The movie opens 17 years earlier when, while on a mission in the Middle East, secret agent Harry Hart (Colin Firth) is unable to prevent the death of a fellow agent. Feeling personally responsible, he visits the man’s wife (Samantha Womack) and young son, Eggsy, giving them a medal with a special phone number on the back should they ever need a favor. Fast-forward to present day and Eggsy (Taron Egerton) has grown up to become a lower-class delinquent who’s wasted his incredible potential. When Eggsy gets in trouble with the law, Harry bails him out, eventually recruiting him as a candidate for the same secret agency his father worked for, the Kingsmen, an independent organization of highly-trained agents who put their lives on the line to protect the world. While Eggsy undergoes the ultra-competitive training program (with only one recruit earning a spot as a Kingsman), Harry investigates a potential threat involving a tech-genius billionaire named Valentine (Samuel L. Jackson) who wants to save the Earth from the dangerous effects of climate change by wiping out most of humanity.

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Coming Soon: A Moviegoer’s Guide to February

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It may only be February, and half of the country may still be buried under a foot of snow, but there’s a decidedly pre-summer feel to this month’s releases – the time of year when studios unleash a barrage of popcorn-friendly movies on audiences that aren’t deemed important enough for the summer season. Delayed blockbusters with big-name stars? Check. Unnecessary sequels to cult comedies? Check. Edgy comic book adaptations with breakout potential? Check and check. In fact, the February slate is so different from what we typically expect that instead of the usual hoard of Valentine’s Day shlock, women get a film about BDSM instead. How kinky.

“Jupiter Ascending”

Who: Mila Kunis, Channing Tatum, Eddie Redmayne, James D’Arcy and Sean Bean
What: A lowly caretaker who is actually intergalactic royalty teams up with a genetically engineered warrior to stop a tyrant from taking control of Earth.
When: February 6th
Why: It’s never a good sign when a movie gets postponed, especially one as big as “Jupiter Ascending,” but what really set off alarm bells was the decision to move it from a prime summer release date to the dead zone of February. The studio claims that the delay was to provide the Wachowskis with extra time to polish the visual effects, but that’s just Hollywood talk for covering up a deeper issue. Whether it’s because “Jupiter Ascending” isn’t very good, or because the sibling duo’s last film (“Cloud Atlas”) performed so poorly at the box office, there’s a reason why Warner Bros. suddenly lost confidence in the movie. And when you have Channing Tatum playing a half-werewolf bounty hunter, that’s bound to happen.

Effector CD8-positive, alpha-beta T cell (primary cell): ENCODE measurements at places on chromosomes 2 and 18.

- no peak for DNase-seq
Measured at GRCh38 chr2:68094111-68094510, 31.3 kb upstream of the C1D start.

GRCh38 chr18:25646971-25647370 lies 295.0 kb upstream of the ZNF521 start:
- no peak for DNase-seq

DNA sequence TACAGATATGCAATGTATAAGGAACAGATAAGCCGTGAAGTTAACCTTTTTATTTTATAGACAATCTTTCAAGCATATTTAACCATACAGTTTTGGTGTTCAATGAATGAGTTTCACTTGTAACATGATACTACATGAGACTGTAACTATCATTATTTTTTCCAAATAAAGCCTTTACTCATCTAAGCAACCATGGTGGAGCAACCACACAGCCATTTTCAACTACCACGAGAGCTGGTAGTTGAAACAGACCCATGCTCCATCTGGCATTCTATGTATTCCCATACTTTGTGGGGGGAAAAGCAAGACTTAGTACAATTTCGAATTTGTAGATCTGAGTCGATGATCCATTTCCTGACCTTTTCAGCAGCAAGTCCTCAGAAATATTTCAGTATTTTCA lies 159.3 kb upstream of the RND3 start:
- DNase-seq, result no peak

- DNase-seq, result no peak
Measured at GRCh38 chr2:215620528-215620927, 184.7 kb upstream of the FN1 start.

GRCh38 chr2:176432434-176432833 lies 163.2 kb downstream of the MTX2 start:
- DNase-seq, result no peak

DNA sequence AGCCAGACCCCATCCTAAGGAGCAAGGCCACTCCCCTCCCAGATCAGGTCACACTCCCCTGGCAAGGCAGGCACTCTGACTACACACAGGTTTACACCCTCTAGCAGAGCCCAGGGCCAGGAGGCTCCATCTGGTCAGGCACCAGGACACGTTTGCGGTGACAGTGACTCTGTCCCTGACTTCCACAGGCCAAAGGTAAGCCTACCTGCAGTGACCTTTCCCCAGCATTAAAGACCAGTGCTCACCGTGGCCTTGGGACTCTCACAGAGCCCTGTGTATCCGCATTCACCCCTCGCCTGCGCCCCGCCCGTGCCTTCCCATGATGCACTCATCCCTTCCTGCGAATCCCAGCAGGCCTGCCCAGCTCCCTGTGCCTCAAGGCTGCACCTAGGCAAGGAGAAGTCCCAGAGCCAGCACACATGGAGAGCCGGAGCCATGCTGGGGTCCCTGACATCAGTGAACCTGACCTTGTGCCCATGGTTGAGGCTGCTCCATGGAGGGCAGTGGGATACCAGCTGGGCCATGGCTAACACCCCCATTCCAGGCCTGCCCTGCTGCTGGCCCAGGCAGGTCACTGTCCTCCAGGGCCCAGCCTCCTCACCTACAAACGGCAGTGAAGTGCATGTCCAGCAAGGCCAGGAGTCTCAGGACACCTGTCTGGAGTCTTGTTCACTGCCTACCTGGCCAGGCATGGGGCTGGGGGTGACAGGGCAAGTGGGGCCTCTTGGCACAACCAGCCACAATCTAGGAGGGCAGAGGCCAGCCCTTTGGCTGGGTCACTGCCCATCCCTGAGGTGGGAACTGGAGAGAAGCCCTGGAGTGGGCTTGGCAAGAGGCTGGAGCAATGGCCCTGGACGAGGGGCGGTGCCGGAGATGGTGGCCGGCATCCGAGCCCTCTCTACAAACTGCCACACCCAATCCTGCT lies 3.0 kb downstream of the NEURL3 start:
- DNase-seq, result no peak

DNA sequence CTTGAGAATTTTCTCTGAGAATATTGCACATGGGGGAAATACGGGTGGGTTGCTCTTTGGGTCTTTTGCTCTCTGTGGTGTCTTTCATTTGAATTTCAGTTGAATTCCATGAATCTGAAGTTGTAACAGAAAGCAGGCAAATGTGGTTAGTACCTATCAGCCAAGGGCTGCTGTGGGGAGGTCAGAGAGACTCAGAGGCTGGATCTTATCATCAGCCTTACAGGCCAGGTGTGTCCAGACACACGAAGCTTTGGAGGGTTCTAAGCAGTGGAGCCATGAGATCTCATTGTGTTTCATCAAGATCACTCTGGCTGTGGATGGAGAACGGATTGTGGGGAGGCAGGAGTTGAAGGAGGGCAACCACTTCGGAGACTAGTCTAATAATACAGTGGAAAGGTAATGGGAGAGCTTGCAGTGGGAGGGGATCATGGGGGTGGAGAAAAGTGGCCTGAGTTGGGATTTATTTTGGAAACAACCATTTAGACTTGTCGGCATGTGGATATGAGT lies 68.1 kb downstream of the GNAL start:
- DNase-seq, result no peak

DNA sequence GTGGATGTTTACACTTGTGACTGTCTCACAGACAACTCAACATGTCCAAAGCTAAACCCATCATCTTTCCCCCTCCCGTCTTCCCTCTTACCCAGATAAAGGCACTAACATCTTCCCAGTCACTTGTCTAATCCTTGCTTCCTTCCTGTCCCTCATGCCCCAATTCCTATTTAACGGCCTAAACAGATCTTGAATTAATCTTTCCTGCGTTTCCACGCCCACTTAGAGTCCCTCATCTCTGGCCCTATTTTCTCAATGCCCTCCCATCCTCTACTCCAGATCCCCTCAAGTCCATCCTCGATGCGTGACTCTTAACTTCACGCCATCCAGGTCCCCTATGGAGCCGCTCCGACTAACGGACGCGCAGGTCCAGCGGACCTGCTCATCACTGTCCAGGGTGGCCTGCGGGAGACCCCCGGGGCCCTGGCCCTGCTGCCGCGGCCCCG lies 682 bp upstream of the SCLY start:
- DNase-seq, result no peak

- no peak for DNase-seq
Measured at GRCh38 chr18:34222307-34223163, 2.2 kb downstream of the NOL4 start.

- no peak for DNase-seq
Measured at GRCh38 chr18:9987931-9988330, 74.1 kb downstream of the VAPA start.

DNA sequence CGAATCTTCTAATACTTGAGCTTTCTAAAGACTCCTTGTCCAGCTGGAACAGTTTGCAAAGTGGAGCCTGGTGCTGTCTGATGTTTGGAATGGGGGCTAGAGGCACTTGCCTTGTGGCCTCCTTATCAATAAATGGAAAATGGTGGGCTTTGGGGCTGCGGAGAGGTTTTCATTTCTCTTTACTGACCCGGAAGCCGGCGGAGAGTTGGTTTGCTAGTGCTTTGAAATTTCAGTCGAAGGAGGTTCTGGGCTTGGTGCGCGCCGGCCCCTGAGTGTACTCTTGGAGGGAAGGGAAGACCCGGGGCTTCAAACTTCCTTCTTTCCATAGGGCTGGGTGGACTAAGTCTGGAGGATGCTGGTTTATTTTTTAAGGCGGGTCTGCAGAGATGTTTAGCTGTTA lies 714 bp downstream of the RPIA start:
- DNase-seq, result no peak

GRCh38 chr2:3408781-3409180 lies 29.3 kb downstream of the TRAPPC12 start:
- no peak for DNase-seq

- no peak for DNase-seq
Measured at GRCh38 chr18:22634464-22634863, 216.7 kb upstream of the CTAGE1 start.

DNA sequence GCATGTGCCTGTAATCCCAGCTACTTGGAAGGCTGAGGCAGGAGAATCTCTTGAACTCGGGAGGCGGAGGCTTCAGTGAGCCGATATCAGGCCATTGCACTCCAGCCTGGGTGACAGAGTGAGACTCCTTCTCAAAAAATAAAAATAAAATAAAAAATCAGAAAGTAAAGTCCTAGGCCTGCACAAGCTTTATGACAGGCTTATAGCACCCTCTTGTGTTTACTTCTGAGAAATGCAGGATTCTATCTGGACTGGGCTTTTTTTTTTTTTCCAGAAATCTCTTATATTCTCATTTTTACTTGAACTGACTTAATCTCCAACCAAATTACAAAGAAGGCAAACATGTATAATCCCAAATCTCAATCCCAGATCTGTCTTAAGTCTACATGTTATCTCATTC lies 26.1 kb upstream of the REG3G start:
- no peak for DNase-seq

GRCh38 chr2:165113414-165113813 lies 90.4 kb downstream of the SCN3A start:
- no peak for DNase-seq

“Seventh Son”

Who: Ben Barnes, Jeff Bridges, Julianne Moore and Alicia Vikander
What: A young man is apprenticed to the local Spook to learn to fight evil spirits, and his first great challenge comes when the powerful Mother Malkin escapes her confinement.
When: February 6th
Why: If you thought the delay of “Jupiter Ascending” was bad, that’s nothing compared to “Seventh Son,” which has seen its release date change three times over the past two years. Originally scheduled for early 2013, the fantasy film – which is based on the first book in Joseph Delaney’s young adult series – actually boasts a really good cast, including Jeff Bridges, Julianne Moore, Olivia Williams and Kit Harrington of “Game of Thrones” fame. Unfortunately, this looks like pretty standard sword-and-sorcery fare, with Bridges basically playing a variation of the Rooster Cogburn character from “True Grit” and “R.I.P.D.” Fans of the genre will probably get a kick out of it, but it’s unlikely that “Seventh Son” will have much life beyond that.

“Kingsman: The Secret Service”

Who: Colin Firth, Taron Egerton, Samuel L. Jackson, Mark Strong and Michael Caine
What: A veteran secret agent takes a young upstart under his wing just as a global threat emerges from a twisted tech genius.
When: February 13th
Why: After satirizing the superhero genre with “Kick-Ass,” the creative team behind that film (director Matthew Vaughn, co-writer Jane Goldman and comic book writer Mark Millar) returns with an equally over-the-top take on spy films. Developed separately from the Millar-penned comic on which it’s loosely based, Vaughn’s big screen adaptation looks a lot more fun, bursting with the energy and humor that was lacking in Millar’s version. It’s incredible to think that Colin Firth was never considered for the James Bond gig, because he’s perfectly cast as the badass super-spy, while newcomer Taron Egerton is already garnering acclaim for his debut role. Early buzz for this one is through the roof, and if you’ve seen the trailer, then you can understand why.